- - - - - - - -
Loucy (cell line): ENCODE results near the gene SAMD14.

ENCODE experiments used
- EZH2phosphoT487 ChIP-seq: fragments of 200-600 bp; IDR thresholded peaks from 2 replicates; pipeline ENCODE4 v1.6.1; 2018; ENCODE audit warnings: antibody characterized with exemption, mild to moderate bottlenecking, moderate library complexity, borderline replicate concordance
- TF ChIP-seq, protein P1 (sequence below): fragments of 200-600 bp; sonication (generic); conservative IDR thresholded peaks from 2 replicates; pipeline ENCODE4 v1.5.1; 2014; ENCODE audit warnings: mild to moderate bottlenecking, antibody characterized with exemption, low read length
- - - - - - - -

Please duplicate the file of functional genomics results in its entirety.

Loucy (cell line): ENCODE results near the gene SAMD14.

ENCODE experiments used
- EZH2phosphoT487 ChIP-seq: fragments of 200-600 bp; IDR thresholded peaks from 2 replicates; pipeline ENCODE4 v1.6.1; 2018; ENCODE audit warnings: antibody characterized with exemption, mild to moderate bottlenecking, moderate library complexity, borderline replicate concordance
- TF ChIP-seq, protein P1 (sequence below): fragments of 200-600 bp; sonication (generic); conservative IDR thresholded peaks from 2 replicates; pipeline ENCODE4 v1.5.1; 2014; ENCODE audit warnings: mild to moderate bottlenecking, antibody characterized with exemption, low read length